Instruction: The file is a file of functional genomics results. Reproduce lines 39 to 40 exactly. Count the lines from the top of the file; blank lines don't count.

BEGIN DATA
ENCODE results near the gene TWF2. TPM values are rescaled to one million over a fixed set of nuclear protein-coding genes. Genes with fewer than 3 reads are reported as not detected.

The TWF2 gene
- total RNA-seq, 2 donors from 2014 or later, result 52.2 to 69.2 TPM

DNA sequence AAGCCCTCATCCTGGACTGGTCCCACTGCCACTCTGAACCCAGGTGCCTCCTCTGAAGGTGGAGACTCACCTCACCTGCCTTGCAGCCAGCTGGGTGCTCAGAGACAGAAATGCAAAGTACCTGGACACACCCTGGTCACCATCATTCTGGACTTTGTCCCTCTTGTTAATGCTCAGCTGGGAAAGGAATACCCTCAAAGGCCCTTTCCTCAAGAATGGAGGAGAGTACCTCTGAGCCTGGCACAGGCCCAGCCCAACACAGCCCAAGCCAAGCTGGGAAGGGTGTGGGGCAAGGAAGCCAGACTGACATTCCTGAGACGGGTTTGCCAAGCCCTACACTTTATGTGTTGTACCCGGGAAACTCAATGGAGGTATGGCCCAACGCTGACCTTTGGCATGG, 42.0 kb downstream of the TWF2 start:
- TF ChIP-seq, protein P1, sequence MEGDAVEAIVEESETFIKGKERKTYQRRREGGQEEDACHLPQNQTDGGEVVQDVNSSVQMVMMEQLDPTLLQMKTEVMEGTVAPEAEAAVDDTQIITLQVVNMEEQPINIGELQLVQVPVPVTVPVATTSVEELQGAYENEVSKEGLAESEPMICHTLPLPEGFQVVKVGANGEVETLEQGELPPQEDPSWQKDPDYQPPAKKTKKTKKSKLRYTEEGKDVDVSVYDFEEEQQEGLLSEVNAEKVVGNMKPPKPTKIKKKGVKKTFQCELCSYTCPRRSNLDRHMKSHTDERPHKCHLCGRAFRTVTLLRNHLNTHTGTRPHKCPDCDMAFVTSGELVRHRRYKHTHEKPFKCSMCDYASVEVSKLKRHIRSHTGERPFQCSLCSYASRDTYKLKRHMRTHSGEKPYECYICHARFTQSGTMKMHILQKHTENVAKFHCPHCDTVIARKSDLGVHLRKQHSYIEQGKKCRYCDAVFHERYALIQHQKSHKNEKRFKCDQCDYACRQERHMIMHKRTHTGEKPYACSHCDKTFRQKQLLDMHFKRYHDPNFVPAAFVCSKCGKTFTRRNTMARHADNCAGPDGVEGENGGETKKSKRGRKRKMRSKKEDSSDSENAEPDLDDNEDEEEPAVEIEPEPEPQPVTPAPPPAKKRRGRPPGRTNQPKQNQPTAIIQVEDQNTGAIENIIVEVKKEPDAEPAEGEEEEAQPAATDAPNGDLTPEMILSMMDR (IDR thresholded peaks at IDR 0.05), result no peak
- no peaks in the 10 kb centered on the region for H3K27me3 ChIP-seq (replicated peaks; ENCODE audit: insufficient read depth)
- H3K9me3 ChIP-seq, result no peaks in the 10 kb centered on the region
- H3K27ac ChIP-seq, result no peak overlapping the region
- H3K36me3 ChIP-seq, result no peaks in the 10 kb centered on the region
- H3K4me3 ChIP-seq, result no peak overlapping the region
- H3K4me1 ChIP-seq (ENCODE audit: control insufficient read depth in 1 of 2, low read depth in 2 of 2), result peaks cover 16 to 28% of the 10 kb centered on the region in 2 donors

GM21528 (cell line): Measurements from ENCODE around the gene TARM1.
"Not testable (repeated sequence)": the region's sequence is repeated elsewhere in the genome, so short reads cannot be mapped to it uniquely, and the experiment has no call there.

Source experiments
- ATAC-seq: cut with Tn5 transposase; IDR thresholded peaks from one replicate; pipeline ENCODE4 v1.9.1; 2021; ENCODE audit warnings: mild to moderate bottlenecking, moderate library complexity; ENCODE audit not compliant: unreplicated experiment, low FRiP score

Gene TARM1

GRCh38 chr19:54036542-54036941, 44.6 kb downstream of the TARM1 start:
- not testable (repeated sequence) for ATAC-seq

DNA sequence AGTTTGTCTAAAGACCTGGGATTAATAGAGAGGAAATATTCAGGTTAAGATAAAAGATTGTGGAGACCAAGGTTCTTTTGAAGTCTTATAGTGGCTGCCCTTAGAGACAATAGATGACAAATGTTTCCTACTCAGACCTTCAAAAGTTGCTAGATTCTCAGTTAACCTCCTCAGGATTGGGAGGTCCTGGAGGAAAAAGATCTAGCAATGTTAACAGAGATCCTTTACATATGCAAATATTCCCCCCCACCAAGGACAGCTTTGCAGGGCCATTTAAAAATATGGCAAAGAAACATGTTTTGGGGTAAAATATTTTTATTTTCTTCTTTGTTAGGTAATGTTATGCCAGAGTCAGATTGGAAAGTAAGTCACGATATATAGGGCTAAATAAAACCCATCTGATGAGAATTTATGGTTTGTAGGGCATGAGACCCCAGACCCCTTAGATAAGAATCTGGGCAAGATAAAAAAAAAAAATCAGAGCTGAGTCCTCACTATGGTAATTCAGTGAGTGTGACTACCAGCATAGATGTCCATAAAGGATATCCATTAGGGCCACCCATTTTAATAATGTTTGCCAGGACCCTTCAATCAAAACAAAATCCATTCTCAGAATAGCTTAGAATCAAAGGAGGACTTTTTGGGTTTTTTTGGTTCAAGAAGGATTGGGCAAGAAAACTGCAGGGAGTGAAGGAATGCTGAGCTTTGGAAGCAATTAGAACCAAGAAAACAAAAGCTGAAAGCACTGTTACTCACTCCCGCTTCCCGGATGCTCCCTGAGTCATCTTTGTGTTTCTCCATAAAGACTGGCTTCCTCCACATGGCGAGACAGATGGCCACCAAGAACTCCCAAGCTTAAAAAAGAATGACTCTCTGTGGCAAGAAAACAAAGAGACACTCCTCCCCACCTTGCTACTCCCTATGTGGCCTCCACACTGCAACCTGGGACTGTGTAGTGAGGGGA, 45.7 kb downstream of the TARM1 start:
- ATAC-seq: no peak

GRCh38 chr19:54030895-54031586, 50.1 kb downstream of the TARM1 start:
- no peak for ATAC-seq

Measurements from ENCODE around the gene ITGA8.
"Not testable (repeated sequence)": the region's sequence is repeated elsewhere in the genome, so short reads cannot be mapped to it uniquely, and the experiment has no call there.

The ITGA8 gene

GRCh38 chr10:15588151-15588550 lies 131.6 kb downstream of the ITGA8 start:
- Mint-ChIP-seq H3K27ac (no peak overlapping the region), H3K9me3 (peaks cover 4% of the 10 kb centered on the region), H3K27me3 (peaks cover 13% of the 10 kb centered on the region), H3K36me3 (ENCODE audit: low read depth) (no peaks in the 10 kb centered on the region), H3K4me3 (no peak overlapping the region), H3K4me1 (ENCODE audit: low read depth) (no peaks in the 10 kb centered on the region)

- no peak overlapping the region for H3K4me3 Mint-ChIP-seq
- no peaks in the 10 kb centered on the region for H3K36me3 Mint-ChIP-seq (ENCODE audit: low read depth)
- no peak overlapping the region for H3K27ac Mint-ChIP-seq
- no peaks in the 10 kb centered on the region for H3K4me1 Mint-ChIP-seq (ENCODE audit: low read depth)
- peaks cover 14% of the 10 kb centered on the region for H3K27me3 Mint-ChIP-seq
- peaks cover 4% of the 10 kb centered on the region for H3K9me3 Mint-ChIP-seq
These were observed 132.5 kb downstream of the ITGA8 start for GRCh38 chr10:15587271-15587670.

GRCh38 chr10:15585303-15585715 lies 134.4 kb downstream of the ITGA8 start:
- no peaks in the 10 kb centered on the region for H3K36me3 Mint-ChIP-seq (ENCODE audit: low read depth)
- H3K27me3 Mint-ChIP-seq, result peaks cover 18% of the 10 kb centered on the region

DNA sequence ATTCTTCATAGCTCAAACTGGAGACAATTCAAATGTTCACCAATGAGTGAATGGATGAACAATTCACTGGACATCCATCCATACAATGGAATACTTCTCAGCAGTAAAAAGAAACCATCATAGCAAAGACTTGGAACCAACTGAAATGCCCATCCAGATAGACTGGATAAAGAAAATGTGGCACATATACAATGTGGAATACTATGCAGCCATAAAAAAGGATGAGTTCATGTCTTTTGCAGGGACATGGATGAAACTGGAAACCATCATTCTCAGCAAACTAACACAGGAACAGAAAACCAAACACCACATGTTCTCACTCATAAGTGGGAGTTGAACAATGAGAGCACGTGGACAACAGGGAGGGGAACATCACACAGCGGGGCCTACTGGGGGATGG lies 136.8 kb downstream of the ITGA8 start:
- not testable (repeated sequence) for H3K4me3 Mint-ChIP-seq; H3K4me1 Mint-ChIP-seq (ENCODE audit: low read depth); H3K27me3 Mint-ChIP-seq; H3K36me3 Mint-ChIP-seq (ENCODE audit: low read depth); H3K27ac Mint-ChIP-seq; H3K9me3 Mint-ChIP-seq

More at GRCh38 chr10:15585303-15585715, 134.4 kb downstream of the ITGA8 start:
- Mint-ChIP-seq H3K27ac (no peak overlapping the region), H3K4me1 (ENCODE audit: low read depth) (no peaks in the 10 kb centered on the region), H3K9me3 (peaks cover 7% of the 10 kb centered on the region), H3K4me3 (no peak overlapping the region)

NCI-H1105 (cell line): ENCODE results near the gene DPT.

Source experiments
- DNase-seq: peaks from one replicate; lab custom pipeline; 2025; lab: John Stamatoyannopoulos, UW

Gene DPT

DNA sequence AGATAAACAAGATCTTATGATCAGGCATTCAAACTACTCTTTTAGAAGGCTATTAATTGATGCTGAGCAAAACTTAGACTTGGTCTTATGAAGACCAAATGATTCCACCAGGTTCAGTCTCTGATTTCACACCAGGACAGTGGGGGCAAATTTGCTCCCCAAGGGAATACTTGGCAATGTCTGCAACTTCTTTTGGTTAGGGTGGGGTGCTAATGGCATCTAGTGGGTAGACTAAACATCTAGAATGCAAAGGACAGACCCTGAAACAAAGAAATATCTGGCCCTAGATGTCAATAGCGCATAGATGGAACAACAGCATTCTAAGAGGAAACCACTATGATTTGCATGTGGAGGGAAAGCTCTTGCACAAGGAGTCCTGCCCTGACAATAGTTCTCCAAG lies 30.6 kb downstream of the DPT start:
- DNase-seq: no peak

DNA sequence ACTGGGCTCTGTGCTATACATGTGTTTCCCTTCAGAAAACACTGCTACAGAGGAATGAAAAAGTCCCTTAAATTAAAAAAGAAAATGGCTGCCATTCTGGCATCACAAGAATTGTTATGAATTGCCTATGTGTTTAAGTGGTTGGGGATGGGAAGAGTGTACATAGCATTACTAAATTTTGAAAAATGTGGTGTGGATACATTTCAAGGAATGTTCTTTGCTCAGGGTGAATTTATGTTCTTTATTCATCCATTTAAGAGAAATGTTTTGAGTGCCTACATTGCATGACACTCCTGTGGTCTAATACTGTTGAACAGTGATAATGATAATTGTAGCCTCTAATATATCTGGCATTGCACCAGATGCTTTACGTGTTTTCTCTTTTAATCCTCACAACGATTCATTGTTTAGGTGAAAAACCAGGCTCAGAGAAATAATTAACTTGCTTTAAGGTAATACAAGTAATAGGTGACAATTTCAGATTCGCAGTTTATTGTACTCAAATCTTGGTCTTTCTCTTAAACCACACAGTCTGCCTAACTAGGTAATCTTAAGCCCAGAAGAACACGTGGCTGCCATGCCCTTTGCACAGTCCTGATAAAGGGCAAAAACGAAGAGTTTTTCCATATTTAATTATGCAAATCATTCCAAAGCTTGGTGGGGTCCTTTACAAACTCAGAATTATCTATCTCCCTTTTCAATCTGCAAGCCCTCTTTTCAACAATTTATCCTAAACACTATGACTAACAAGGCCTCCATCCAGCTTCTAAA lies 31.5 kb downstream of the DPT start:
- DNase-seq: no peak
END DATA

- not testable (repeated sequence) for H3K4me3 Mint-ChIP-seq; H3K4me1 Mint-ChIP-seq (ENCODE audit: low read depth); H3K27me3 Mint-ChIP-seq; H3K36me3 Mint-ChIP-seq (ENCODE audit: low read depth); H3K27ac Mint-ChIP-seq; H3K9me3 Mint-ChIP-seq

More at GRCh38 chr10:15585303-15585715, 134.4 kb downstream of the ITGA8 start: